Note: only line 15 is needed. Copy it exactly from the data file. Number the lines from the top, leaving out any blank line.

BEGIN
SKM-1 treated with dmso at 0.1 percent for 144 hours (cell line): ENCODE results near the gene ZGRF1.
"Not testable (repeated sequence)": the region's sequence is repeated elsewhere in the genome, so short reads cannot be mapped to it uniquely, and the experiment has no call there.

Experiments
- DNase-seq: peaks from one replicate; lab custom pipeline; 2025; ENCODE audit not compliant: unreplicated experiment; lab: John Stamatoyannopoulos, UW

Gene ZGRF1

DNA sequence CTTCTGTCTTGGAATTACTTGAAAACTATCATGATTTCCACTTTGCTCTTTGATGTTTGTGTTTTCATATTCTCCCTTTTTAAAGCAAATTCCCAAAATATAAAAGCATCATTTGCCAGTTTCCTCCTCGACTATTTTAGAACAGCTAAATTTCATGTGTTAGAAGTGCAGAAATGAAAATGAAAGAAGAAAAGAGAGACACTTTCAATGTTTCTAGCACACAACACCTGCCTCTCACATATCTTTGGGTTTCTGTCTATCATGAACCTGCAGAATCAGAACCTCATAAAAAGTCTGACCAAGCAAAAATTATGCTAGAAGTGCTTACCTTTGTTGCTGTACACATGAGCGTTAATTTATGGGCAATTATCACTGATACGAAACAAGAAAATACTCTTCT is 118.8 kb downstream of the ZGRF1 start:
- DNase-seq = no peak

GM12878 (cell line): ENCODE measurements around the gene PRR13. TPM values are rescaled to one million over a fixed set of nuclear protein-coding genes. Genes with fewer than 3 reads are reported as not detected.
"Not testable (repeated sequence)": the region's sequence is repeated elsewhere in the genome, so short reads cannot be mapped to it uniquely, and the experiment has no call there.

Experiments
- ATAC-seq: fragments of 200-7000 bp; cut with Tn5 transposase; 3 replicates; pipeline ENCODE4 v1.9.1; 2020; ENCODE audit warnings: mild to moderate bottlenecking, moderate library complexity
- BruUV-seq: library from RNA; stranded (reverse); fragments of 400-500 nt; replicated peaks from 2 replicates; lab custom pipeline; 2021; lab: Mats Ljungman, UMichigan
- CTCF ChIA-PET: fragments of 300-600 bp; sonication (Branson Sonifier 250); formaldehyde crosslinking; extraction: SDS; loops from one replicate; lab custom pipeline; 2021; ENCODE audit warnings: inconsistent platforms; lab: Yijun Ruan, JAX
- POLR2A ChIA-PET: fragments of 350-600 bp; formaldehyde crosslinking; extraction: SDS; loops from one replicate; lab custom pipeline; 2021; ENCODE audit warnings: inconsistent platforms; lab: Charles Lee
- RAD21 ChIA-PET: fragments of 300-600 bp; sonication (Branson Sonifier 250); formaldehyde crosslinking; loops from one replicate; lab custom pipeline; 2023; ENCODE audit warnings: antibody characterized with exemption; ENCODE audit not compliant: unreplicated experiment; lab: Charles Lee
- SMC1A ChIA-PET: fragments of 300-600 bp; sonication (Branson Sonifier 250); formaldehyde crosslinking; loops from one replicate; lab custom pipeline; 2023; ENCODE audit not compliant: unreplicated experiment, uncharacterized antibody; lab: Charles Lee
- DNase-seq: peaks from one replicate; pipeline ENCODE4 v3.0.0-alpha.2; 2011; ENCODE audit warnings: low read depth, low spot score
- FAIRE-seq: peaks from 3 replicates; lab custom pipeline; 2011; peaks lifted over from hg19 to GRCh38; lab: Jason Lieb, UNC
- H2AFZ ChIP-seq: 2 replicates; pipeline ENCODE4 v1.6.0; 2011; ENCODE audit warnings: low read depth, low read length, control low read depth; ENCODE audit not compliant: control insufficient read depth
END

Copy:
- RAD21 ChIA-PET: fragments of 300-600 bp; sonication (Branson Sonifier 250); formaldehyde crosslinking; loops from one replicate; lab custom pipeline; 2023; ENCODE audit warnings: antibody characterized with exemption; ENCODE audit not compliant: unreplicated experiment; lab: Charles Lee